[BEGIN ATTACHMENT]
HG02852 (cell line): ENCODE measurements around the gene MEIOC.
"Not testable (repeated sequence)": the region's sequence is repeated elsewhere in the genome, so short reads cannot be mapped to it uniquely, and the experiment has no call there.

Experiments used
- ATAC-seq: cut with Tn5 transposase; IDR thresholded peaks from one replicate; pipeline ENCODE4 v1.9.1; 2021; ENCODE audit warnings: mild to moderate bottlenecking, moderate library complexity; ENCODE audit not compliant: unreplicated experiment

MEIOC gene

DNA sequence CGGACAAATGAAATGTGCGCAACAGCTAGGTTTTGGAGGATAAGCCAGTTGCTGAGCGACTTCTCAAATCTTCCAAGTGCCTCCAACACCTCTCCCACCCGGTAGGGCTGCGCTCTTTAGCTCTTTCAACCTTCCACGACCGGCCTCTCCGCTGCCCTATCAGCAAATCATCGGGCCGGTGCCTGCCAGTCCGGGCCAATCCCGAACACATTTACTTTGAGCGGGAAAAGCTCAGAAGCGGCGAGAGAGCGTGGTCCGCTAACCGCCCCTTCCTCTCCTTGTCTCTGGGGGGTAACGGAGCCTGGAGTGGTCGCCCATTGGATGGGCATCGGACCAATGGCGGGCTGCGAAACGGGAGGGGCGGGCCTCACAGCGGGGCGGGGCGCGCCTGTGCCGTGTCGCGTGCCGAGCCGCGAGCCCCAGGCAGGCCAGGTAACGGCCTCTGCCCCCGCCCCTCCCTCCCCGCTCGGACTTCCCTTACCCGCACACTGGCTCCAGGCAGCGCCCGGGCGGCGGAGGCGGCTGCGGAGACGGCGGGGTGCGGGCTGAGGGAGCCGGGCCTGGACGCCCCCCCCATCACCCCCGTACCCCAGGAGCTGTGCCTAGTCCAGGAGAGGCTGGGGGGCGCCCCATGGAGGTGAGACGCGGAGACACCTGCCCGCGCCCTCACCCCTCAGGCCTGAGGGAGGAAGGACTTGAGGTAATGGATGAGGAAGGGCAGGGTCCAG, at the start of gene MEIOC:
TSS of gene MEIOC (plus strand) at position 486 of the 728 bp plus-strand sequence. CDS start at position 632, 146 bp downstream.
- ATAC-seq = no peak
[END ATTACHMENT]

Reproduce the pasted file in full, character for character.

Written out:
HG02852 (cell line): ENCODE measurements around the gene MEIOC.
"Not testable (repeated sequence)": the region's sequence is repeated elsewhere in the genome, so short reads cannot be mapped to it uniquely, and the experiment has no call there.

Experiments used
- ATAC-seq: cut with Tn5 transposase; IDR thresholded peaks from one replicate; pipeline ENCODE4 v1.9.1; 2021; ENCODE audit warnings: mild to moderate bottlenecking, moderate library complexity; ENCODE audit not compliant: unreplicated experiment

MEIOC gene

DNA sequence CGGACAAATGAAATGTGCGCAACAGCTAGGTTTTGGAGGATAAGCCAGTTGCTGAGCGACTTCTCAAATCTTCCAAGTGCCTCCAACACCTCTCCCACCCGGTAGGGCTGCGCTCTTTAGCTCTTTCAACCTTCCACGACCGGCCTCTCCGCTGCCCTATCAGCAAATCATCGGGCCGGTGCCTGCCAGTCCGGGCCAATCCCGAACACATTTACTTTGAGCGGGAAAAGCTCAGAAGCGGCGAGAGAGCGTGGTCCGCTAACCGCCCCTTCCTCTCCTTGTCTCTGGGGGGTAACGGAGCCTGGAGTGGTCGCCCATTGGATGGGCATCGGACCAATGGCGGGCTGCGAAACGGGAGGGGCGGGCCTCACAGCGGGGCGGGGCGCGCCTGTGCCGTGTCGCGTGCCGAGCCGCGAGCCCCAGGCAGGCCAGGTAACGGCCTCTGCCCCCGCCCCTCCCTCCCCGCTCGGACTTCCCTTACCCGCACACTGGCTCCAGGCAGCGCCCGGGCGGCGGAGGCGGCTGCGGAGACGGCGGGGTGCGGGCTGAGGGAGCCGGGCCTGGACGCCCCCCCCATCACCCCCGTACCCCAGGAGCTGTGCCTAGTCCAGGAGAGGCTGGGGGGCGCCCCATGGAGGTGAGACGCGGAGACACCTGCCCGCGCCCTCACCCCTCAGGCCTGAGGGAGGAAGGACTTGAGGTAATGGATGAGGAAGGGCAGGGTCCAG, at the start of gene MEIOC:
TSS of gene MEIOC (plus strand) at position 486 of the 728 bp plus-strand sequence. CDS start at position 632, 146 bp downstream.
- ATAC-seq = no peak